In general, I’d also love to see healthier and more interesting options on restaurant menus to get children excited about different foods from all over the world and it’s also really important that menus cater to all children, offering balanced and healthy meals with gluten-free, dairy-free and soya-free etc options too.

What’s the best advice you can offer our readers when it comes to dealing with fussy, stubborn eaters?

Persevere! Any parent out there with a fussy eater will appreciate the vulnerability and frustration you can feel.  Getting a child to eat well can be a real challenge (and utterly draining), but I kept at it and it’s because of my son Nicholas’ fussiness that I am where I am today as he spurred me to write the book.

The first thing to note is that most children go through a phase of fussy eating (90% to be precise), so whether it’s picking at their food or flatly refusing to eat anything other than their ‘favourite’ it can be an exhausting and upsetting  experience for everyone.

Tackling the fussy eating phase is very much about how you deal with the situation that impacts on their eating habits. For example, only giving them the foods they enjoy will simply escalate their fussiness, and deprive them of the essential nutrients they need to grow and develop.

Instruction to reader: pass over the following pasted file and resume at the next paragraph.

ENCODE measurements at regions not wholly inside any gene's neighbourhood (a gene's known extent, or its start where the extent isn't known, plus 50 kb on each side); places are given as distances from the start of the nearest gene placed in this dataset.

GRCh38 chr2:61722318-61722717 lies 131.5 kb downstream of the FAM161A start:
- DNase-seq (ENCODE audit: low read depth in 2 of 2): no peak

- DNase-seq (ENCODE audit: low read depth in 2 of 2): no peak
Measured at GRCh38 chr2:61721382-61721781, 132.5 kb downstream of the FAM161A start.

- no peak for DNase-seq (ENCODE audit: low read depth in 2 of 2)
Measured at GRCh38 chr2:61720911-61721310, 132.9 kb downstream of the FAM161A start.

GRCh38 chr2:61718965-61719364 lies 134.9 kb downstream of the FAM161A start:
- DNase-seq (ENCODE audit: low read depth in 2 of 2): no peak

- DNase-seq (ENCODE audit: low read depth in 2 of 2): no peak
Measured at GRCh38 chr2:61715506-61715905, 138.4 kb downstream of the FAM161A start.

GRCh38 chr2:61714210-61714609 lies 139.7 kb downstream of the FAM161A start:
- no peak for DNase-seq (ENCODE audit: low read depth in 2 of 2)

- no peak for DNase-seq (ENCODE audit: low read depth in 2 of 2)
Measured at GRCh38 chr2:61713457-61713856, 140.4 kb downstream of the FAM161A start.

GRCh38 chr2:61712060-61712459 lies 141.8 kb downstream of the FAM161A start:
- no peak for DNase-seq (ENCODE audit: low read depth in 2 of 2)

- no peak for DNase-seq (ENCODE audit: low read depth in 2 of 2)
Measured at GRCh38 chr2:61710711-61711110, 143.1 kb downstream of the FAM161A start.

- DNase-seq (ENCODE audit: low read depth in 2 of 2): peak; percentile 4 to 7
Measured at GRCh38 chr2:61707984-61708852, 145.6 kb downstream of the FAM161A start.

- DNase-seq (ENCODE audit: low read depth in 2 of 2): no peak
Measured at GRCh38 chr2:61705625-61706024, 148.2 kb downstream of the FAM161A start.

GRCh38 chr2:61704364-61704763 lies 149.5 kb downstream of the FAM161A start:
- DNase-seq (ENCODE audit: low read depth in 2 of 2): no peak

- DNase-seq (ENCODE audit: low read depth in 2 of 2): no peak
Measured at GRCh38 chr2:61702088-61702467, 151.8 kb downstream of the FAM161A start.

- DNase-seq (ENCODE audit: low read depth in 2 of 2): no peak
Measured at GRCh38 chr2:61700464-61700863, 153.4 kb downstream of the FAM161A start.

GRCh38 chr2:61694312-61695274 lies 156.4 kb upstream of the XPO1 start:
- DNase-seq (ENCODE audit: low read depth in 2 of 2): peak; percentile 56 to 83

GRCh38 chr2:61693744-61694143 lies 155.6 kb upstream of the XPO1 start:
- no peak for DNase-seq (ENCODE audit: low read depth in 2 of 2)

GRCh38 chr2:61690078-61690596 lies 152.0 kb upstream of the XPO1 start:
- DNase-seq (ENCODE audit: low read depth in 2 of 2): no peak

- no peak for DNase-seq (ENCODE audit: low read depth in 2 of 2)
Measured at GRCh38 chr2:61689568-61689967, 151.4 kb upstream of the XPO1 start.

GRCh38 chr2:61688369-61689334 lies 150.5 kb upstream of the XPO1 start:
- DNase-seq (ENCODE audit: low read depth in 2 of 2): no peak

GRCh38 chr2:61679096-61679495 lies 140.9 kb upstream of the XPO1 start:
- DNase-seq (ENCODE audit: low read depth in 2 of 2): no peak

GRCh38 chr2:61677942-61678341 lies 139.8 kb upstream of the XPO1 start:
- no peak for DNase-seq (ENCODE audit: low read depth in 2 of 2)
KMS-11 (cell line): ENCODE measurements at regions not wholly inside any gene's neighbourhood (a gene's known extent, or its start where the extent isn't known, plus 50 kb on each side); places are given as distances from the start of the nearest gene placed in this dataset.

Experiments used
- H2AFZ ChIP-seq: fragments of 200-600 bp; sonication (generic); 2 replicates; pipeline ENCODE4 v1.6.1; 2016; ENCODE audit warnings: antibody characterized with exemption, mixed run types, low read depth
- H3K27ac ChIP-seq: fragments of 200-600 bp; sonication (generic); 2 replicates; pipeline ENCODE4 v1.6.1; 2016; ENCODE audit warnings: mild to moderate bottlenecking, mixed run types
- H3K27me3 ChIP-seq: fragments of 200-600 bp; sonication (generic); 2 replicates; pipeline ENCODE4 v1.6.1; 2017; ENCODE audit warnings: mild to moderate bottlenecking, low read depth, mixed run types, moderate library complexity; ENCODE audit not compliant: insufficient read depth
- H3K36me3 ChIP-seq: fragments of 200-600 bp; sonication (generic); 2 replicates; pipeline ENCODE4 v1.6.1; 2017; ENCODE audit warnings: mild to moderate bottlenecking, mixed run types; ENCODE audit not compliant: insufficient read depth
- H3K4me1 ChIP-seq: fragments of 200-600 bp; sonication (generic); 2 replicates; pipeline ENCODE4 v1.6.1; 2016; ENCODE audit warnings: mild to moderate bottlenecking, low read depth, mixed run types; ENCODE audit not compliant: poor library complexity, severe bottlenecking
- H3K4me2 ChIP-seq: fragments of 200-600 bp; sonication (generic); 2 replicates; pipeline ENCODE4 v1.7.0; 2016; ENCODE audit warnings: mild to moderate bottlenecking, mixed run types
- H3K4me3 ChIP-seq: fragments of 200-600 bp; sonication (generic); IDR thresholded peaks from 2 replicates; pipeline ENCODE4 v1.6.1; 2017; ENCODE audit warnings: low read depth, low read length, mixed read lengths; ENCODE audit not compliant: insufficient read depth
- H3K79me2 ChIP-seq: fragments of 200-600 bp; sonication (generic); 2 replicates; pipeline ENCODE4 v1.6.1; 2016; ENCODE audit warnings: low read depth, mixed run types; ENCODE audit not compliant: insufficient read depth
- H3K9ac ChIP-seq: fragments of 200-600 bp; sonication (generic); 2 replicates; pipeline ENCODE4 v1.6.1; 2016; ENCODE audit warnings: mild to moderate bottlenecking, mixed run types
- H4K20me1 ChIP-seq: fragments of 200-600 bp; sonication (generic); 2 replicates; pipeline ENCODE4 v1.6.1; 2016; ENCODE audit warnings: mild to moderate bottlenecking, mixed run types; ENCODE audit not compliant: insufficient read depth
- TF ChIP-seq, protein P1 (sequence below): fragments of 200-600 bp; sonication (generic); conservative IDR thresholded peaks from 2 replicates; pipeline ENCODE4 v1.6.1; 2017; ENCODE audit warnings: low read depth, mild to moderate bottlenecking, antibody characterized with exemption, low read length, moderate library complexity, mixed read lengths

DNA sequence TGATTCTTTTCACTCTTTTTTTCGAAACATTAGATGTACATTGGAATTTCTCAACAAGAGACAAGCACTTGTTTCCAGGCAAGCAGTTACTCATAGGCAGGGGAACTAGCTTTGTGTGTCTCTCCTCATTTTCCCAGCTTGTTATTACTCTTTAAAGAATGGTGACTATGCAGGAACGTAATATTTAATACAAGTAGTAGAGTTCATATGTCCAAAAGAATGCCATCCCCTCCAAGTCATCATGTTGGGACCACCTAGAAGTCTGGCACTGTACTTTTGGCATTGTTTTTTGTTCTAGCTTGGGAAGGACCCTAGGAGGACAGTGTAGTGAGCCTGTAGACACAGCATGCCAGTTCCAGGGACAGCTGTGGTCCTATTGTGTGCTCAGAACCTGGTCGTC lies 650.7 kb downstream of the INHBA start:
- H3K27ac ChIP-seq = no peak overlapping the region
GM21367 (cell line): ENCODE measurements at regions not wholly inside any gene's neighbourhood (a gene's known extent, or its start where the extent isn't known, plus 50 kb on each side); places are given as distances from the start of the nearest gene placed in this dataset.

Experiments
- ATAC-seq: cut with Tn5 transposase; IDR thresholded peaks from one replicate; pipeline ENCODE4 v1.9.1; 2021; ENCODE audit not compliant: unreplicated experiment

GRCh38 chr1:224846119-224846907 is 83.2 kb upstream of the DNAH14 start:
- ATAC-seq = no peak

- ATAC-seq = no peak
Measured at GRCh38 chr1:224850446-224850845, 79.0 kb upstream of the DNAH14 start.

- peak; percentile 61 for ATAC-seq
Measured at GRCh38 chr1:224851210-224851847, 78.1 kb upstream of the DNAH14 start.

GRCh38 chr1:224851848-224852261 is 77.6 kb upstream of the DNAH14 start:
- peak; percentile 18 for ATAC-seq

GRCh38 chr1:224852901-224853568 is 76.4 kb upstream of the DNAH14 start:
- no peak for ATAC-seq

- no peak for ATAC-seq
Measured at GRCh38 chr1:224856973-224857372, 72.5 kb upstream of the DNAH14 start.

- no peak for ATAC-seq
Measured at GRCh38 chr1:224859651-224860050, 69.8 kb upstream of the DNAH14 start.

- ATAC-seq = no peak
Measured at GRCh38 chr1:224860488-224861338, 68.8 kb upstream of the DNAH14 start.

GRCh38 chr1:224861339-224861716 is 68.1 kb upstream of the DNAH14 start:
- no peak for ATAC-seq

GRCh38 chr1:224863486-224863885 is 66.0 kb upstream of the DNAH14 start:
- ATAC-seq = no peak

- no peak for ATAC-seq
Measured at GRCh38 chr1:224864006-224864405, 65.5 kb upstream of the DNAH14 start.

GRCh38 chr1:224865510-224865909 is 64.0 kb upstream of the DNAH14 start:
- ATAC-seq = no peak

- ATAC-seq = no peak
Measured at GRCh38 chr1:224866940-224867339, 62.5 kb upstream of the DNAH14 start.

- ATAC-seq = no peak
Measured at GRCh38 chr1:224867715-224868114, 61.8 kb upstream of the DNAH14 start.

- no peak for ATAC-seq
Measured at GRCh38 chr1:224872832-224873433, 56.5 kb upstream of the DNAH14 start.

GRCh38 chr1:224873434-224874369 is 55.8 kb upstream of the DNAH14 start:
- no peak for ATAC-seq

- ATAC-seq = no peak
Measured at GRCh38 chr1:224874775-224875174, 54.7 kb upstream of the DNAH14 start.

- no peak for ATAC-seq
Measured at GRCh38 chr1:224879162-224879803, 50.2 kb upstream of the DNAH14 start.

Let’s face it, children rarely favour greens over the ‘less nutritious’ option, so my advice is to try and introduce tasty, healthy alternatives early on. For example, most children love chips so why not try baking sweet potato wedges instead? They are naturally sweet and baking them in the oven caramelises the natural flavour.  Other delicious (and incredibly simple) alternatives to  fussy eater’s favourites; chicken nuggets and fish fingers, is to coat chicken pieces or goujons of fish in rice Krispies or crushed Cornflakes and bake them rather than frying.

Another top tip is to get your very own little chefs in the kitchen as they will love to assemble their own food. Lay out new foods and veggies in bowls and let your child fill and fold their own wraps or choose their own toppings for their home made pizzas.